At the start of the Iraq War in 2003, over 600 journalists and photographers are given permission by the US government to follow the conflict as embedded reporters.
Photographer Ashley Gilbertson is working for The New York Times when he enters the city of Fallujah with a US marine battalion.
Fallujah, 40 miles outside Baghdad, would be the deadliest battle the marines would fight since the Vietnam War.
Just over a week after entering the city, a small group of them is ordered to escort Ashley on a recce of a local minaret – what happens next will change their lives forever.
UK viewers can watch ‘Once Upon a Time in Iraq: Episode 3’ on Monday 27 July at 21:00 BST on BBC Two and the full series on BBC iPlayer: https://www.bbc.co.uk/programmes/p08kr4ws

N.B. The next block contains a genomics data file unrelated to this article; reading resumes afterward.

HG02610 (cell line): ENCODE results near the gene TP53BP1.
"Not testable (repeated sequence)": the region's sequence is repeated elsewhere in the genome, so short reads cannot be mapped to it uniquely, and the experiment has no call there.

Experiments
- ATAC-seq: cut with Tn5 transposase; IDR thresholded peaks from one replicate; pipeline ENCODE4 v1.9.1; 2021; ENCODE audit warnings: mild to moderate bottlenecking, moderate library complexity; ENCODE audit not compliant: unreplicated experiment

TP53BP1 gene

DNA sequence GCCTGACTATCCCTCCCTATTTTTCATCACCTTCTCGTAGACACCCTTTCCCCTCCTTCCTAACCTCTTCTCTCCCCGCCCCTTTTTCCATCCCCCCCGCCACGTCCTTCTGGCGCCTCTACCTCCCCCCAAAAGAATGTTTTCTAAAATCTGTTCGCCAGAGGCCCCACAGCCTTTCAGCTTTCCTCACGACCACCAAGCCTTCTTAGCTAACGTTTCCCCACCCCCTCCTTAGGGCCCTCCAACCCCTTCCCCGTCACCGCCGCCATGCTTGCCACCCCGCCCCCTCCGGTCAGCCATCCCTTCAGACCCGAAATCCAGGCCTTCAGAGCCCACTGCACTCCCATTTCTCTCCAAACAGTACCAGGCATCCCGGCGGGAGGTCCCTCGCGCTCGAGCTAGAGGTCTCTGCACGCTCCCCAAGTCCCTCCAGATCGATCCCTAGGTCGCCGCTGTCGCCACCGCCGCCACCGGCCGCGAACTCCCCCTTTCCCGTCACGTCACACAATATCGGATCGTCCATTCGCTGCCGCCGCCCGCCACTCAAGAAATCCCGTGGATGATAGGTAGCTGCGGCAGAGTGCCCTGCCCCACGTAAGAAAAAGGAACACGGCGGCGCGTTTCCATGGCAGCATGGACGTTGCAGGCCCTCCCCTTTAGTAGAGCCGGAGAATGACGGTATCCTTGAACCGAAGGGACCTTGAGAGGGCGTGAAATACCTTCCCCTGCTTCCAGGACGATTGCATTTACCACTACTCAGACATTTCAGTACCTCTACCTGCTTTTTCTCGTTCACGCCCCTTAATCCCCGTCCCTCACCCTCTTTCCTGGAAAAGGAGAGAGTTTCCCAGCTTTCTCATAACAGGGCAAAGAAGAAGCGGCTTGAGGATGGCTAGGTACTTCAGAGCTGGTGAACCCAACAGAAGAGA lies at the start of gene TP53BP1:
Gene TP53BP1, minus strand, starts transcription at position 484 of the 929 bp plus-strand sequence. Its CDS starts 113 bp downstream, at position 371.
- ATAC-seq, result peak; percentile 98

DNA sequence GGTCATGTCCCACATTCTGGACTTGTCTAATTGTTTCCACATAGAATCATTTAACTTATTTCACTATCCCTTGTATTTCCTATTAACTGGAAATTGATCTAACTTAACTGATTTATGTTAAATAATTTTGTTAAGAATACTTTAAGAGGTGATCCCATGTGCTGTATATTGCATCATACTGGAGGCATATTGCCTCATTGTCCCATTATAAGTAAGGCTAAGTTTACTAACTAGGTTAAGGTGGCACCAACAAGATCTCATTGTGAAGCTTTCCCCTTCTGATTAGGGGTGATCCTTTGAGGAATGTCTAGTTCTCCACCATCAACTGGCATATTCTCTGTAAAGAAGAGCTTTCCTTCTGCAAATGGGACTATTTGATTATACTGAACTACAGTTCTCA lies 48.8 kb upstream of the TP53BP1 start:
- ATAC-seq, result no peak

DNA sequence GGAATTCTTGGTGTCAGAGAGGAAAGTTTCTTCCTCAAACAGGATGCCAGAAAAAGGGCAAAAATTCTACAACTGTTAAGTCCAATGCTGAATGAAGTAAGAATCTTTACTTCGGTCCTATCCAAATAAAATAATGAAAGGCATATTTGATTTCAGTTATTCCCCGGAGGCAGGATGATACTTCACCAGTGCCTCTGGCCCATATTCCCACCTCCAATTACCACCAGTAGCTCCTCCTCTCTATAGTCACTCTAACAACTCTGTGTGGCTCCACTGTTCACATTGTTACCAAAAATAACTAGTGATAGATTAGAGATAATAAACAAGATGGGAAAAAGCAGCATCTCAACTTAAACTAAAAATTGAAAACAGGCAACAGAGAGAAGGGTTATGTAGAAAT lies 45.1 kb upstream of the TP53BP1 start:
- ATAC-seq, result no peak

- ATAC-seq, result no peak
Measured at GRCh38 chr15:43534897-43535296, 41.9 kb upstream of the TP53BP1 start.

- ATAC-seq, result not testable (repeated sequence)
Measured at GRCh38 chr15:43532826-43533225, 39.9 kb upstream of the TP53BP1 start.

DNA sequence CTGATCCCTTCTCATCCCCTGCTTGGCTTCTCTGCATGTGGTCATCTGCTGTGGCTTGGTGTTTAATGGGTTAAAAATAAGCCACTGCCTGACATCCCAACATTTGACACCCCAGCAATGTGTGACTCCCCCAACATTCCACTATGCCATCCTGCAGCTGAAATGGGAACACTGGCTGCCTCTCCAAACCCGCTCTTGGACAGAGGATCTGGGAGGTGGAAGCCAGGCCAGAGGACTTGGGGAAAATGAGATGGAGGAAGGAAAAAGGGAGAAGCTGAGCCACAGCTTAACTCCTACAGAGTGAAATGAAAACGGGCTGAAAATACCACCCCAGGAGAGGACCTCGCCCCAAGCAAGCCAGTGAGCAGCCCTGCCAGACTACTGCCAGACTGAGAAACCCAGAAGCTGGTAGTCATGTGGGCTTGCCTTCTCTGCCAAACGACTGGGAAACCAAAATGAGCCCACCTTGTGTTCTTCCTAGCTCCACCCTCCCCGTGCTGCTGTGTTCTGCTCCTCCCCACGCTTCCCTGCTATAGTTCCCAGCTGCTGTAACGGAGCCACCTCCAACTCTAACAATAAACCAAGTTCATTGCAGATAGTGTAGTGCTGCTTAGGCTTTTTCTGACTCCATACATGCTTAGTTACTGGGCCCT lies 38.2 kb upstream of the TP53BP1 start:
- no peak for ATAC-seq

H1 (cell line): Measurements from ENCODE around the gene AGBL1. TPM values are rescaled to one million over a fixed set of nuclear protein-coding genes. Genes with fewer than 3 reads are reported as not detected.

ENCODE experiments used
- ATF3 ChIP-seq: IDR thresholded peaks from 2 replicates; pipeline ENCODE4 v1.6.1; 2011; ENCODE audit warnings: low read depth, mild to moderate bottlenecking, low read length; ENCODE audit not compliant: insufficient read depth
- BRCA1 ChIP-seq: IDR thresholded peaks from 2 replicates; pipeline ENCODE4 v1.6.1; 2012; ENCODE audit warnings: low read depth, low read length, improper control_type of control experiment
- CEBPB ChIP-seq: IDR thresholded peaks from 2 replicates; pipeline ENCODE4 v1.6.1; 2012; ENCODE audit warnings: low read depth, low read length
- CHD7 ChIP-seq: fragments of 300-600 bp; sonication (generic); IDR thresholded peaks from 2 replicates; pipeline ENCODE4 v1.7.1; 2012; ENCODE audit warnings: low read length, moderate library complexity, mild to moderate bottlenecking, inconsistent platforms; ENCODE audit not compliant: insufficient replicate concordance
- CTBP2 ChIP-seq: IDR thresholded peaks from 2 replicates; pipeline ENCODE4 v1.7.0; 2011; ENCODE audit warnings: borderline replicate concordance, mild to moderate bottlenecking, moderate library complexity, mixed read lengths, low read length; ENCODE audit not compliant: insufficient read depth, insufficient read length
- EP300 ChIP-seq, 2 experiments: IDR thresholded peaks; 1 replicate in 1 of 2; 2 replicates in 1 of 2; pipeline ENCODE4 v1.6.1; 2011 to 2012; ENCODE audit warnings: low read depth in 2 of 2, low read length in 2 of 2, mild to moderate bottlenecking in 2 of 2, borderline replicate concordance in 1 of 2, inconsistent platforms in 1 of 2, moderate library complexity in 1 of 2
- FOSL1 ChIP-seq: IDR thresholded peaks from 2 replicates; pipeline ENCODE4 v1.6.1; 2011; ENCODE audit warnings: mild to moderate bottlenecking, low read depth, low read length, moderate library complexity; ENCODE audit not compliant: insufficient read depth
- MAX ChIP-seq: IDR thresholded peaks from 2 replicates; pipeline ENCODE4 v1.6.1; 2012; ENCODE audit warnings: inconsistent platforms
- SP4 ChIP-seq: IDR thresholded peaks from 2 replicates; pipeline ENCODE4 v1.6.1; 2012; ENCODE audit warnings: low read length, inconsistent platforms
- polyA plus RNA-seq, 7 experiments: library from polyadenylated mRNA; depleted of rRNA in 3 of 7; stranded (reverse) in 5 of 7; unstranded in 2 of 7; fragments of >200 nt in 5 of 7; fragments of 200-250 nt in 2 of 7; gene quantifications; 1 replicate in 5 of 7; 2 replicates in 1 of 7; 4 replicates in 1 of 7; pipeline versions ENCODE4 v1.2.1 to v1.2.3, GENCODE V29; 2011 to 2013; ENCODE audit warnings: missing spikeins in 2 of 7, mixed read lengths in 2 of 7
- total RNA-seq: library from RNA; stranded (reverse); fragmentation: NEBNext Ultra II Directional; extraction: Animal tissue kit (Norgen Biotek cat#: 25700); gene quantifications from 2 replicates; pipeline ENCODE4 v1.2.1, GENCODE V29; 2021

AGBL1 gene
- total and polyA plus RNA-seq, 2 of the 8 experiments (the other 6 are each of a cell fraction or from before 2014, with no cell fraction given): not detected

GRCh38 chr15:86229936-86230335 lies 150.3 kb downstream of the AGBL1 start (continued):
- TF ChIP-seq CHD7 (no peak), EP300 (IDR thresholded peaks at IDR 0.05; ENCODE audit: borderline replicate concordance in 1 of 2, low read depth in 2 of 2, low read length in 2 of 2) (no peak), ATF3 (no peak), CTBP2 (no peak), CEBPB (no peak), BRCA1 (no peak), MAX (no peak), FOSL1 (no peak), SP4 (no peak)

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In This Story: Iraq
Iraq has a coastline measuring 58 km (36 miles) on the northern Persian Gulf and encompasses the Mesopotamian Alluvial Plain, the northwestern end of the Zagros mountain range and the eastern part of the Syrian Desert. Two major rivers, the Tigris and Euphrates, run south through Iraq and into the Shatt al-Arab near the Persian Gulf. These rivers provide Iraq with significant amounts of fertile land. The region between the Tigris and Euphrates rivers, historically known as Mesopotamia, is often referred to as the cradle of civilisation.
Iraq is a federal parliamentary republic consisting of 19 governorates, four of which make up the autonomous Kurdistan Region. Disputes over the sovereignty of Kurdistan Region continue.
Iraq is a founding member of the UN as well as of the Arab League, OIC, Non-Aligned Movement and the IMF.
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In This Story: New York Times
The New York Times is an American newspaper based in New York City with worldwide influence and readership. Founded in 1851 and nicknamed “the Gray Lady”, the Times has long been regarded within the industry as a national “newspaper of record”.